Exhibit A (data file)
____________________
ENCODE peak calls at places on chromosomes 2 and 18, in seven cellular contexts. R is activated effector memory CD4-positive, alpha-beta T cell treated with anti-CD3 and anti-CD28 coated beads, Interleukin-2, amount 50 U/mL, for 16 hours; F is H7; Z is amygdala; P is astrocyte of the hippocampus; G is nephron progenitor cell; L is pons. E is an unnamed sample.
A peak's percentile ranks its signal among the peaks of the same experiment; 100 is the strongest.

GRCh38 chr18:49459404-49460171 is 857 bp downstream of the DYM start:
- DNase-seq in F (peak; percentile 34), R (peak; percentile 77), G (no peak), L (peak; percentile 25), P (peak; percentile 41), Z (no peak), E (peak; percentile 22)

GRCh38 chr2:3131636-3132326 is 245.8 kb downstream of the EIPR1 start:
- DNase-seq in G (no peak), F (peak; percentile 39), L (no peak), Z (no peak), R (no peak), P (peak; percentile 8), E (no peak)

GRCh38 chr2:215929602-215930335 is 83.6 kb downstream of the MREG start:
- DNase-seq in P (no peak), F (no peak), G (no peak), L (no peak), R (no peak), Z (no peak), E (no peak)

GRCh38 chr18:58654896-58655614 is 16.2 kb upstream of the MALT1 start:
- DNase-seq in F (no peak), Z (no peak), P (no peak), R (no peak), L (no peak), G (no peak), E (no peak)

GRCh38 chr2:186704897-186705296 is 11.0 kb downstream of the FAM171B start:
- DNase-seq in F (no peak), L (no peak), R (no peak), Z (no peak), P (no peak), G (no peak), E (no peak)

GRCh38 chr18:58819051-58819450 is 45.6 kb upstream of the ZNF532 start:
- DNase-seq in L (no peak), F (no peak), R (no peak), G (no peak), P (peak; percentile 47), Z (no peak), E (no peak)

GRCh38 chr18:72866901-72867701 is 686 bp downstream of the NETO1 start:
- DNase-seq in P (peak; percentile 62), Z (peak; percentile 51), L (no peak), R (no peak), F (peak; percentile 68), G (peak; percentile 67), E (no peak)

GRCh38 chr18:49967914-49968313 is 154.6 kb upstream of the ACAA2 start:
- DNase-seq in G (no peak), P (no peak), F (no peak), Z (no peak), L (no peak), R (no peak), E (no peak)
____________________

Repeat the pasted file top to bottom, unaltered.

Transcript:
ENCODE peak calls at places on chromosomes 2 and 18, in seven cellular contexts. R is activated effector memory CD4-positive, alpha-beta T cell treated with anti-CD3 and anti-CD28 coated beads, Interleukin-2, amount 50 U/mL, for 16 hours; F is H7; Z is amygdala; P is astrocyte of the hippocampus; G is nephron progenitor cell; L is pons. E is an unnamed sample.
A peak's percentile ranks its signal among the peaks of the same experiment; 100 is the strongest.

GRCh38 chr18:49459404-49460171 is 857 bp downstream of the DYM start:
- DNase-seq in F (peak; percentile 34), R (peak; percentile 77), G (no peak), L (peak; percentile 25), P (peak; percentile 41), Z (no peak), E (peak; percentile 22)

GRCh38 chr2:3131636-3132326 is 245.8 kb downstream of the EIPR1 start:
- DNase-seq in G (no peak), F (peak; percentile 39), L (no peak), Z (no peak), R (no peak), P (peak; percentile 8), E (no peak)

GRCh38 chr2:215929602-215930335 is 83.6 kb downstream of the MREG start:
- DNase-seq in P (no peak), F (no peak), G (no peak), L (no peak), R (no peak), Z (no peak), E (no peak)

GRCh38 chr18:58654896-58655614 is 16.2 kb upstream of the MALT1 start:
- DNase-seq in F (no peak), Z (no peak), P (no peak), R (no peak), L (no peak), G (no peak), E (no peak)

GRCh38 chr2:186704897-186705296 is 11.0 kb downstream of the FAM171B start:
- DNase-seq in F (no peak), L (no peak), R (no peak), Z (no peak), P (no peak), G (no peak), E (no peak)

GRCh38 chr18:58819051-58819450 is 45.6 kb upstream of the ZNF532 start:
- DNase-seq in L (no peak), F (no peak), R (no peak), G (no peak), P (peak; percentile 47), Z (no peak), E (no peak)

GRCh38 chr18:72866901-72867701 is 686 bp downstream of the NETO1 start:
- DNase-seq in P (peak; percentile 62), Z (peak; percentile 51), L (no peak), R (no peak), F (peak; percentile 68), G (peak; percentile 67), E (no peak)

GRCh38 chr18:49967914-49968313 is 154.6 kb upstream of the ACAA2 start:
- DNase-seq in G (no peak), P (no peak), F (no peak), Z (no peak), L (no peak), R (no peak), E (no peak)